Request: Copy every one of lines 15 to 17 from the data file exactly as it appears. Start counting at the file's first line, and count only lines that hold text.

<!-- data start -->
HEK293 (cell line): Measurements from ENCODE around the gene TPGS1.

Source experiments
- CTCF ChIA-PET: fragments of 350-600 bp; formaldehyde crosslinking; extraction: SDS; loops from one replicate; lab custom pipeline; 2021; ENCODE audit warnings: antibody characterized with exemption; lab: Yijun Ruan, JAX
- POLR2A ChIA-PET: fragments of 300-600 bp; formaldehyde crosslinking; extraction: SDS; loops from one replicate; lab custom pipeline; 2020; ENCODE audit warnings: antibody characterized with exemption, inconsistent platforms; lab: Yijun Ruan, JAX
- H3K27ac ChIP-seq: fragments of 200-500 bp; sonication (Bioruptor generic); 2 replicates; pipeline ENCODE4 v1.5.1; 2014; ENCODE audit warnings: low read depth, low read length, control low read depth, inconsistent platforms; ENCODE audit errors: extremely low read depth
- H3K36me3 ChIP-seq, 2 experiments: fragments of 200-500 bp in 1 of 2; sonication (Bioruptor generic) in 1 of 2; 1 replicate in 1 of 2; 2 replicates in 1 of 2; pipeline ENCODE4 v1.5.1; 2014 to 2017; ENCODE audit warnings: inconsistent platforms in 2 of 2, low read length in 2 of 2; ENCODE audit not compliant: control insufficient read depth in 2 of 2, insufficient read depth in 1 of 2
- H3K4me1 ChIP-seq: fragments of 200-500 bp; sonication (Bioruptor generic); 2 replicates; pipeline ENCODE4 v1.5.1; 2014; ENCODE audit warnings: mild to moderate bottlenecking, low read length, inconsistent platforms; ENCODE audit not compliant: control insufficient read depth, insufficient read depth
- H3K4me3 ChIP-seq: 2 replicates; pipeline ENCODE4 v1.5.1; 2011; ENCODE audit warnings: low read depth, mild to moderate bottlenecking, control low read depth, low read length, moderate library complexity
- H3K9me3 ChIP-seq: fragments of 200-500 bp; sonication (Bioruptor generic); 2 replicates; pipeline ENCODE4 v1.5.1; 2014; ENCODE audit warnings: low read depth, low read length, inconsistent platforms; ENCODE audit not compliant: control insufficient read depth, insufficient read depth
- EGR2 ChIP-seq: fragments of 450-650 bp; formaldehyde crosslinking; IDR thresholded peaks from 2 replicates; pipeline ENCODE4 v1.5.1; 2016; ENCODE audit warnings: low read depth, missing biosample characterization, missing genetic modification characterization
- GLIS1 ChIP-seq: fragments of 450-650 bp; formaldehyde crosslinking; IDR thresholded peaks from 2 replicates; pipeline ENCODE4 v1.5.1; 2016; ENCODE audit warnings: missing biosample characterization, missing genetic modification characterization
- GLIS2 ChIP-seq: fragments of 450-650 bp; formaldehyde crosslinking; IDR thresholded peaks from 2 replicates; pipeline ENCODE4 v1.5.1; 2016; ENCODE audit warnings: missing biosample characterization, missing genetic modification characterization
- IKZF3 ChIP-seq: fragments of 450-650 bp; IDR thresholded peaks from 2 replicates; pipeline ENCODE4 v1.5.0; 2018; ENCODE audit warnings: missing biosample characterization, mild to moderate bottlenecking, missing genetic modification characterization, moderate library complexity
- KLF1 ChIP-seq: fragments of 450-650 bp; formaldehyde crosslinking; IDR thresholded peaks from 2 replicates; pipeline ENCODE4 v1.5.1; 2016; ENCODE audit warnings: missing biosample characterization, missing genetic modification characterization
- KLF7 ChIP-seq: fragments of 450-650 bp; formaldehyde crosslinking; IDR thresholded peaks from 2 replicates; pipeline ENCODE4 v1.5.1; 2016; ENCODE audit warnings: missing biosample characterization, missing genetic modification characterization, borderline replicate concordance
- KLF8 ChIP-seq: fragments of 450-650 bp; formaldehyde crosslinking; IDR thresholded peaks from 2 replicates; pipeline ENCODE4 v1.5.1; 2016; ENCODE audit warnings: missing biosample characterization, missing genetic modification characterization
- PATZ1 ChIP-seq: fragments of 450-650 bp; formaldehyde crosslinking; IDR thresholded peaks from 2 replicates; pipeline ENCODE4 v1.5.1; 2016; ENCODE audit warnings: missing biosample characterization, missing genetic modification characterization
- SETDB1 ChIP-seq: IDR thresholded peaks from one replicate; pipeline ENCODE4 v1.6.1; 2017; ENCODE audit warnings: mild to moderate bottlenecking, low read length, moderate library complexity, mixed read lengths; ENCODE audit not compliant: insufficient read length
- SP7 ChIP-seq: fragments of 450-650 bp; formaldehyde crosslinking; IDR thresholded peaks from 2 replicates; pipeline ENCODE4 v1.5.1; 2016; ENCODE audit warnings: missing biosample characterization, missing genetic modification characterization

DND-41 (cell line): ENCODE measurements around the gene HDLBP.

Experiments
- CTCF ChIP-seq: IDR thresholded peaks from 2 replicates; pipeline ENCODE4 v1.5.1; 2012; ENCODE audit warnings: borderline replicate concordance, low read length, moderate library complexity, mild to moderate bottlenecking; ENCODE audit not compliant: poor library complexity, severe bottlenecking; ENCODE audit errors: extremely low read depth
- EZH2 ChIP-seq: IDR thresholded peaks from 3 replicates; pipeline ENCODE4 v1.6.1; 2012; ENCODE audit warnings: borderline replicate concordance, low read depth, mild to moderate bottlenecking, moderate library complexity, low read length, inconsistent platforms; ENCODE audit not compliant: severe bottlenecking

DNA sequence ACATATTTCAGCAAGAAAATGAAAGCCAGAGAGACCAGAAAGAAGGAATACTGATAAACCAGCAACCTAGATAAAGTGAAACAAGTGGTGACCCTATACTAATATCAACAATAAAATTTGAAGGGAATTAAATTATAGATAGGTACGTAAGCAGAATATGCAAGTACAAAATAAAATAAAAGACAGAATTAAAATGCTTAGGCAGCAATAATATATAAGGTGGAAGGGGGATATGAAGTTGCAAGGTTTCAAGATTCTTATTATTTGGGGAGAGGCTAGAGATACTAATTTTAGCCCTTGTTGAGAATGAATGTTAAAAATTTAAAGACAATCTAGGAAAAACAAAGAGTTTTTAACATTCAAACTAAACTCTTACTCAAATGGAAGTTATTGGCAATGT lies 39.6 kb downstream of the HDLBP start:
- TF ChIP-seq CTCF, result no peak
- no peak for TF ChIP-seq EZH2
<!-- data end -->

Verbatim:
- KLF7 ChIP-seq: fragments of 450-650 bp; formaldehyde crosslinking; IDR thresholded peaks from 2 replicates; pipeline ENCODE4 v1.5.1; 2016; ENCODE audit warnings: missing biosample characterization, missing genetic modification characterization, borderline replicate concordance
- KLF8 ChIP-seq: fragments of 450-650 bp; formaldehyde crosslinking; IDR thresholded peaks from 2 replicates; pipeline ENCODE4 v1.5.1; 2016; ENCODE audit warnings: missing biosample characterization, missing genetic modification characterization
- PATZ1 ChIP-seq: fragments of 450-650 bp; formaldehyde crosslinking; IDR thresholded peaks from 2 replicates; pipeline ENCODE4 v1.5.1; 2016; ENCODE audit warnings: missing biosample characterization, missing genetic modification characterization